Creativity is often just a matter of trying to figure out what comes next. We try to figure out where the next brush stroke belongs on the canvas or what word goes next in a sentence.
In a sense, we almost cast ourselves as prophets as we work. When our prophecy is wrong, our next steps strike the audience as cheap or shocking. We change the established rules of our creation and take the audience out of its reality. If the next step is solid, the audience relaxes and extends its trust to you.
One way to increase the reliability of your predictions is to look backwards instead of forward. Look at what you have already done and draw your answers from that.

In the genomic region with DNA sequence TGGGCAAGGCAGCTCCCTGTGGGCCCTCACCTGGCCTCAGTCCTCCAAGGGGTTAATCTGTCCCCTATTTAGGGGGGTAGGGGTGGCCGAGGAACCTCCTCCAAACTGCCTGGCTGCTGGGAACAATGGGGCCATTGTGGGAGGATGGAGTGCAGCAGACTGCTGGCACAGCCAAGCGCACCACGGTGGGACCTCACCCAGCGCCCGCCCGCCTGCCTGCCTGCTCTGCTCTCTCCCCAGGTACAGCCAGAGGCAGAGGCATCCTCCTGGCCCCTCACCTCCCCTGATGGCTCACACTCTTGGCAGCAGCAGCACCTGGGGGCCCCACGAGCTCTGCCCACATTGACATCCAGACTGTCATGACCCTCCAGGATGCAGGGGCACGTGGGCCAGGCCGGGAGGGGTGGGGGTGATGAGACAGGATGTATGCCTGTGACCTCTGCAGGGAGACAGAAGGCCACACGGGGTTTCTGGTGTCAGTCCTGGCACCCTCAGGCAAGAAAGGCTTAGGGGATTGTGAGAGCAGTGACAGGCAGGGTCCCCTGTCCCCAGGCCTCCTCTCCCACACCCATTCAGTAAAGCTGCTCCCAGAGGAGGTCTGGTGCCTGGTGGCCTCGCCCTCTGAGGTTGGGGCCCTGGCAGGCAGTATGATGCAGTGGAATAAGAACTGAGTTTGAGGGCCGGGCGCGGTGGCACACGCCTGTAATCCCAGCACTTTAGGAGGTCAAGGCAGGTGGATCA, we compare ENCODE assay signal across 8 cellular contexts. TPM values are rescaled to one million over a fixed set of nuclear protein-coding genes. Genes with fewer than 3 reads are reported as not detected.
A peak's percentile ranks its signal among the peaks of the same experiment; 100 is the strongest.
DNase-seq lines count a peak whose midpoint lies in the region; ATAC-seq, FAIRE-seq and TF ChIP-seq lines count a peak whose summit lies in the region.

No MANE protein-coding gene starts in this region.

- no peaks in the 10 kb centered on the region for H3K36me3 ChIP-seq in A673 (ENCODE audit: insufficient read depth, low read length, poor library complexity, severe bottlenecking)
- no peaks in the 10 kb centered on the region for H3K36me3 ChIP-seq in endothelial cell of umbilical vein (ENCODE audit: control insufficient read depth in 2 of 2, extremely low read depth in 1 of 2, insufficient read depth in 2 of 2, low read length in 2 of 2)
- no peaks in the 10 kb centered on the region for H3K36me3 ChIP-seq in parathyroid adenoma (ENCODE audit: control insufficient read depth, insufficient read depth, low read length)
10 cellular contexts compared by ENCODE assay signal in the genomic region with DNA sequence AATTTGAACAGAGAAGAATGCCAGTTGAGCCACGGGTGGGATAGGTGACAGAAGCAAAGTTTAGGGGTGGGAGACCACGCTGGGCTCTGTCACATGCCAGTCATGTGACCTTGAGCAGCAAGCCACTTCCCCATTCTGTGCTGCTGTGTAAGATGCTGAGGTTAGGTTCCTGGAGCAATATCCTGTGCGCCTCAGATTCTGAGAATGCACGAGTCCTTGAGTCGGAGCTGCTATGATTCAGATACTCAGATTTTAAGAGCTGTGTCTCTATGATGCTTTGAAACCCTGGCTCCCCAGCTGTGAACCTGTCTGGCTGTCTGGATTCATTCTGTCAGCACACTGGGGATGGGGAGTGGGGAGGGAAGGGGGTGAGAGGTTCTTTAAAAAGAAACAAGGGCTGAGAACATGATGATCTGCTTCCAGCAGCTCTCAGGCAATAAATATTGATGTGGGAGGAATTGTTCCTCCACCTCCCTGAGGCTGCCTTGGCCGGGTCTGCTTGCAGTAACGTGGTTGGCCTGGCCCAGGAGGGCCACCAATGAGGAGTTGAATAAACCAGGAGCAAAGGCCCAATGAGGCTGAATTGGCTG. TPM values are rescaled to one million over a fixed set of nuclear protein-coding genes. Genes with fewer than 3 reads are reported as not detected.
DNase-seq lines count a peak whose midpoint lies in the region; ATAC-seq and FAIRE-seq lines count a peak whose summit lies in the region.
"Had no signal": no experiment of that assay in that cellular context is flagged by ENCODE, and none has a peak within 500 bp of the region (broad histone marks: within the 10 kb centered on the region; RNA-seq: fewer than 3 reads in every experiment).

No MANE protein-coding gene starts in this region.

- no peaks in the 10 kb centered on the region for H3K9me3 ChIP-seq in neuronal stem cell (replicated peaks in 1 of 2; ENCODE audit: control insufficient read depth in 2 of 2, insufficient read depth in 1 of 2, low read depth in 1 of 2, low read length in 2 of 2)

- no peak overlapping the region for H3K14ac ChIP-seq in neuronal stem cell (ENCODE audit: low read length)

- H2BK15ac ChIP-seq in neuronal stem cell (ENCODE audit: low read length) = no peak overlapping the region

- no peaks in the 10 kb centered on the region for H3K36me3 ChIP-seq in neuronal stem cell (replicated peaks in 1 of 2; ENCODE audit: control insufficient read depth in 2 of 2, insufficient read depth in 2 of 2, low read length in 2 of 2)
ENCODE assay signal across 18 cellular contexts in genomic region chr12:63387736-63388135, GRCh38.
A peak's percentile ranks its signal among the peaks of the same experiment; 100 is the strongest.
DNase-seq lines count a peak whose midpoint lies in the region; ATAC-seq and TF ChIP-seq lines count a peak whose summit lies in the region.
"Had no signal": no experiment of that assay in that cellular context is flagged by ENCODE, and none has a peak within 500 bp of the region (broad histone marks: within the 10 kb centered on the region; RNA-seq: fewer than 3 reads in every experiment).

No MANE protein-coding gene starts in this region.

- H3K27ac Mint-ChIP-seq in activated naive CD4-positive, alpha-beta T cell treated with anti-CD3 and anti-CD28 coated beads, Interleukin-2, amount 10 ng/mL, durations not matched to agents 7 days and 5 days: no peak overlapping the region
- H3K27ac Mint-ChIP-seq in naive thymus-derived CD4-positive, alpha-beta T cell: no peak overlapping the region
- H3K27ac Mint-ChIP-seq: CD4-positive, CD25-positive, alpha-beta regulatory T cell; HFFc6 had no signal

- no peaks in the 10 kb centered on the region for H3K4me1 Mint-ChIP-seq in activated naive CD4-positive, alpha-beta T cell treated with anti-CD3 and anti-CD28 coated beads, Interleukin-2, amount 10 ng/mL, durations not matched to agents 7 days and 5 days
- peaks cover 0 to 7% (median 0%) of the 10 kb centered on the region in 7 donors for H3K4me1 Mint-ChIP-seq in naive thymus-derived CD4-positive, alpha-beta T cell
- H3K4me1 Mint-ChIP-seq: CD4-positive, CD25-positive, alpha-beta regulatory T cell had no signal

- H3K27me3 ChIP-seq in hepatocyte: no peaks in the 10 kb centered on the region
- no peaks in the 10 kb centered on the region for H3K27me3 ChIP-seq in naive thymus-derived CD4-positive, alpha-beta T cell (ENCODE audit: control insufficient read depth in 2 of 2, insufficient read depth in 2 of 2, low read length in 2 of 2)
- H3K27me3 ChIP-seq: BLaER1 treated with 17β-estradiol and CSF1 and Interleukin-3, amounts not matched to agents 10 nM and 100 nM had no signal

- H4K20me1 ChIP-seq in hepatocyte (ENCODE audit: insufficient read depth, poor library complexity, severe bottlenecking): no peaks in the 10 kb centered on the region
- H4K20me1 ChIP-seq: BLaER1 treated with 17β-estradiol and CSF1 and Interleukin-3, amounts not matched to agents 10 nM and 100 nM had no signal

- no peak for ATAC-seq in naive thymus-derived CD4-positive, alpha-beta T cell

The simplest illustration of this is to think of a mystery novel. If you reveal on the last page that the killer was someone who you hadn’t previously introduced to the reader, your book is going to be thrown across the room. Obviously, the whole basis of a mystery novel is to make the killer someone who has always been there, but the audience didn’t suspect.
The answer is don’t keep making things up. Look to the past to find out what should happen now. Know that new elements introduced late in the game will never hold the same weight for an audience that the initial elements have.
The next time you get stuck while you’re working, stop looking forward, turn around and see what has already happened. Don’t make up something new, use what you already have. It may seem less creative, but it’s much more satisfying.